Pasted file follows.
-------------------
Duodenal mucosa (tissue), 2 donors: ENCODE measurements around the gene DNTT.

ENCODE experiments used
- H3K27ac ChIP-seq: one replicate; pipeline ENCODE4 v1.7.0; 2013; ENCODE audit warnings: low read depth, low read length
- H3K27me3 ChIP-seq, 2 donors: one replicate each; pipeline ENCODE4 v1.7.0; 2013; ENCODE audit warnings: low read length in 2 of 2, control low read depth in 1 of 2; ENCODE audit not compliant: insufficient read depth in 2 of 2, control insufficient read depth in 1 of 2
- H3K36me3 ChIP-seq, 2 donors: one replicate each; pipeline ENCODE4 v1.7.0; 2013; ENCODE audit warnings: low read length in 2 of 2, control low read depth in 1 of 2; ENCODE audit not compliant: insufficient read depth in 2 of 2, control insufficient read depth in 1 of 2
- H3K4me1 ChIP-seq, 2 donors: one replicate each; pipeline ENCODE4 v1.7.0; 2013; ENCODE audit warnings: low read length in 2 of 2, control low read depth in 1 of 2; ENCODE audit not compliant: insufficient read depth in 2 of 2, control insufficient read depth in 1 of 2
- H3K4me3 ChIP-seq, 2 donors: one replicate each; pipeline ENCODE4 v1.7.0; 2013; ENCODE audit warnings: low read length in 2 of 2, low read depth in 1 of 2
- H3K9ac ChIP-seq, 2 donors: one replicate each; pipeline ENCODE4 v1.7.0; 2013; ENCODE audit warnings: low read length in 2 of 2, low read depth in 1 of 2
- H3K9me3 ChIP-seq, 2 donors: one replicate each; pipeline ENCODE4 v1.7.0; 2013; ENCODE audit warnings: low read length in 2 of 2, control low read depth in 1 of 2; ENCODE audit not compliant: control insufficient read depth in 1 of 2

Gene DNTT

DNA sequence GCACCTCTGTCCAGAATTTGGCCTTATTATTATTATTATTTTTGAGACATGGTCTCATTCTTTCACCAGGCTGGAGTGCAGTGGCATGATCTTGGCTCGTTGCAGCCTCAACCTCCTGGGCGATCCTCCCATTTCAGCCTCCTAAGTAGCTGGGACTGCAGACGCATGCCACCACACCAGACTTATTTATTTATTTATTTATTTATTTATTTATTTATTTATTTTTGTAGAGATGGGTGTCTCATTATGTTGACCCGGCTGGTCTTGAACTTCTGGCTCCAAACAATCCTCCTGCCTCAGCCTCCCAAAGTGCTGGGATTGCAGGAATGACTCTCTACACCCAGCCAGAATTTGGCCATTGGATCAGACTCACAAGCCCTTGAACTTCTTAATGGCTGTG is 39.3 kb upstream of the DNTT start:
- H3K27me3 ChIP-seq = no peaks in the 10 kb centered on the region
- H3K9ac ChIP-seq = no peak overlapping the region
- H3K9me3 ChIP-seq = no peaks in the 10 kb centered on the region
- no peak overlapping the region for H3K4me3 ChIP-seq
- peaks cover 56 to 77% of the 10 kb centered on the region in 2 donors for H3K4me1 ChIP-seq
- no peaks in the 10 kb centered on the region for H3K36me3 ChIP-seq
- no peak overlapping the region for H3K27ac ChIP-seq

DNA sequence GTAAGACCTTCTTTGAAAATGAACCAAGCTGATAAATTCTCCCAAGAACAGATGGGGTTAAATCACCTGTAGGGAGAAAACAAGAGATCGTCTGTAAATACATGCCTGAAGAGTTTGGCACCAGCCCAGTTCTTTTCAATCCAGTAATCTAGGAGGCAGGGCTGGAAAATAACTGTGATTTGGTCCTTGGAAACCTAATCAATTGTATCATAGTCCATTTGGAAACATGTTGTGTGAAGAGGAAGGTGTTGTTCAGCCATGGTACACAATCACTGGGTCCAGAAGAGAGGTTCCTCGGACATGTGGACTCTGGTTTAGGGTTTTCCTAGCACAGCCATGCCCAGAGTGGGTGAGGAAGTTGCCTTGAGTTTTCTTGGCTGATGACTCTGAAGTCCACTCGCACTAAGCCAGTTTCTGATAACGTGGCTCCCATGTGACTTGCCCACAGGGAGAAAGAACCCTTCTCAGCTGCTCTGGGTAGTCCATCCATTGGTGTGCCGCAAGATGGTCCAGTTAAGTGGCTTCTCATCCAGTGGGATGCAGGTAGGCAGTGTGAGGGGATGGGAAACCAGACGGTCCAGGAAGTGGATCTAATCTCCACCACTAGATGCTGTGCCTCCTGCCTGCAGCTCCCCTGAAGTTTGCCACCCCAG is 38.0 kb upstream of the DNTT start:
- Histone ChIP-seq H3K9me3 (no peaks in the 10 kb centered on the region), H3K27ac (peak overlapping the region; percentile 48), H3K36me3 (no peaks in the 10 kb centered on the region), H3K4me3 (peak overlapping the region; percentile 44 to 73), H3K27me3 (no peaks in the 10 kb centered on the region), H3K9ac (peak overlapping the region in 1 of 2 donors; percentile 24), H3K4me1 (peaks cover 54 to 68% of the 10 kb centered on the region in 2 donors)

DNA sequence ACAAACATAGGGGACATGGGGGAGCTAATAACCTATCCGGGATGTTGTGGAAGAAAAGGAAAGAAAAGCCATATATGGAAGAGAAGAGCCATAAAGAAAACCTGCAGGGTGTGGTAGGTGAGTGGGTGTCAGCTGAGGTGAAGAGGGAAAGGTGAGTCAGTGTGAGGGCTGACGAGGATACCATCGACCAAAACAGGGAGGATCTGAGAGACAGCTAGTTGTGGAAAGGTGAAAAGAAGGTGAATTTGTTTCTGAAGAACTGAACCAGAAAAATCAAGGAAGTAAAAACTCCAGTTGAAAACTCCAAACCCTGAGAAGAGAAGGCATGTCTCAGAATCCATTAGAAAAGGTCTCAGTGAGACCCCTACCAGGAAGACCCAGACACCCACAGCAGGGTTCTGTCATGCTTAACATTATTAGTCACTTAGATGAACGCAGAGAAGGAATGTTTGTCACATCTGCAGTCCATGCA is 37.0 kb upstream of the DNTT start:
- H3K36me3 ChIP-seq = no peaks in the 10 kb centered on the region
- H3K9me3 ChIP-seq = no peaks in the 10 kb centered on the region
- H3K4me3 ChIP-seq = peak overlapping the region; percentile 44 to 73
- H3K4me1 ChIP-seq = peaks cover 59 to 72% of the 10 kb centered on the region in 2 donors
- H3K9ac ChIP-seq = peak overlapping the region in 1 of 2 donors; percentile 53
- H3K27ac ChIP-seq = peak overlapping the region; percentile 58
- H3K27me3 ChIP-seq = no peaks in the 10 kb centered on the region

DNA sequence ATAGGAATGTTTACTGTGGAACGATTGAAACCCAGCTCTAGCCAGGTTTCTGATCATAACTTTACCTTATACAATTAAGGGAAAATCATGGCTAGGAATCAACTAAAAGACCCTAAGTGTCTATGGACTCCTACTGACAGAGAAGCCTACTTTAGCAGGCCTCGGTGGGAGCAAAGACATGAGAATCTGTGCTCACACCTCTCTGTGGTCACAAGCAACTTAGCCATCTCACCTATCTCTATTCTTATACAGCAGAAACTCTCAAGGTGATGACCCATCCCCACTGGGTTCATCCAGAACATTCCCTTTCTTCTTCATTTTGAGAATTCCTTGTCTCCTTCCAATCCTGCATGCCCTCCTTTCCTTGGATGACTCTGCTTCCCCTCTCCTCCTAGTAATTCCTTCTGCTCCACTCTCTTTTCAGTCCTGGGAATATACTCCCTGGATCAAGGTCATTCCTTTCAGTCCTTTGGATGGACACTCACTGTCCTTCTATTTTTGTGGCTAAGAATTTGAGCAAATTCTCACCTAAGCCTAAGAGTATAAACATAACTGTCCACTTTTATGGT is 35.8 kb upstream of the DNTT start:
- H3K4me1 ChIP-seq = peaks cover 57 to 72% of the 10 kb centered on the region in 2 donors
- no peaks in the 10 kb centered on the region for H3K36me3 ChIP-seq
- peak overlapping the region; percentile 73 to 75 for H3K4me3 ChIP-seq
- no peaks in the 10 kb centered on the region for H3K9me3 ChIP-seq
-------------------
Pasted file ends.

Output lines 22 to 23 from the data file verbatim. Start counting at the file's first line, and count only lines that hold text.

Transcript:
- H3K36me3 ChIP-seq = no peaks in the 10 kb centered on the region
- H3K9me3 ChIP-seq = no peaks in the 10 kb centered on the region